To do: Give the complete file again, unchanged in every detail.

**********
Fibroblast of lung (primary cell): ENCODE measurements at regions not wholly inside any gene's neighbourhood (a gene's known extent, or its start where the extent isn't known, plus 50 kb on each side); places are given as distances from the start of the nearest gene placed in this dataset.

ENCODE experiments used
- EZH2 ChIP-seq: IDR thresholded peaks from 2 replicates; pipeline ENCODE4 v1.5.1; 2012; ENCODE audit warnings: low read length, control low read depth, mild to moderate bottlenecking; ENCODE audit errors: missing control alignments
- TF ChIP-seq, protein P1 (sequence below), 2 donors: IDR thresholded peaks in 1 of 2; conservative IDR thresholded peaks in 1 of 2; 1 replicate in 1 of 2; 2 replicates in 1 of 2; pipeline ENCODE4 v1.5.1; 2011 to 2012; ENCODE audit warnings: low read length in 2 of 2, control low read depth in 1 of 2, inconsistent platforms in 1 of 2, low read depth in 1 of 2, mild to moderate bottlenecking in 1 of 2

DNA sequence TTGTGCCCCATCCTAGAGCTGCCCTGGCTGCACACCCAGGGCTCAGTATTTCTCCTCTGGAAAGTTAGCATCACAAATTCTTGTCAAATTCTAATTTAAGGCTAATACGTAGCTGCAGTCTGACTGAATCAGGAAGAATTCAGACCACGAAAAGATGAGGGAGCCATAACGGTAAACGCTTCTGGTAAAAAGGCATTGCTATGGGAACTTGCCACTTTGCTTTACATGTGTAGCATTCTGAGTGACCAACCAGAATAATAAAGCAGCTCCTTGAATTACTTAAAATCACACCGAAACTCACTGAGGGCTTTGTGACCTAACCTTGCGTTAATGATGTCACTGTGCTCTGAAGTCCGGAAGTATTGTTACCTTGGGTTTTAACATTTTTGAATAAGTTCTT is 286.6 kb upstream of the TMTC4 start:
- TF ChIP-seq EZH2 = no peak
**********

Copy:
Fibroblast of lung (primary cell): ENCODE measurements at regions not wholly inside any gene's neighbourhood (a gene's known extent, or its start where the extent isn't known, plus 50 kb on each side); places are given as distances from the start of the nearest gene placed in this dataset.

ENCODE experiments used
- EZH2 ChIP-seq: IDR thresholded peaks from 2 replicates; pipeline ENCODE4 v1.5.1; 2012; ENCODE audit warnings: low read length, control low read depth, mild to moderate bottlenecking; ENCODE audit errors: missing control alignments
- TF ChIP-seq, protein P1 (sequence below), 2 donors: IDR thresholded peaks in 1 of 2; conservative IDR thresholded peaks in 1 of 2; 1 replicate in 1 of 2; 2 replicates in 1 of 2; pipeline ENCODE4 v1.5.1; 2011 to 2012; ENCODE audit warnings: low read length in 2 of 2, control low read depth in 1 of 2, inconsistent platforms in 1 of 2, low read depth in 1 of 2, mild to moderate bottlenecking in 1 of 2

DNA sequence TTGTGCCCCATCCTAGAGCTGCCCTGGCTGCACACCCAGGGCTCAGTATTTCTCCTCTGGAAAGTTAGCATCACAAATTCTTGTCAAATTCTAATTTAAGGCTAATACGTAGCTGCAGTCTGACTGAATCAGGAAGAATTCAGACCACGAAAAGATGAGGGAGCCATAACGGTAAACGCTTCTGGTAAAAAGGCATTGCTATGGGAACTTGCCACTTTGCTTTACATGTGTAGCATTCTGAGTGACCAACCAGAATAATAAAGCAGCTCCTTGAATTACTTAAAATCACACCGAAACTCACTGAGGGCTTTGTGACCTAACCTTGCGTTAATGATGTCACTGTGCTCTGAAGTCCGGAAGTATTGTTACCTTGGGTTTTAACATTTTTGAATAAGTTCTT is 286.6 kb upstream of the TMTC4 start:
- TF ChIP-seq EZH2 = no peak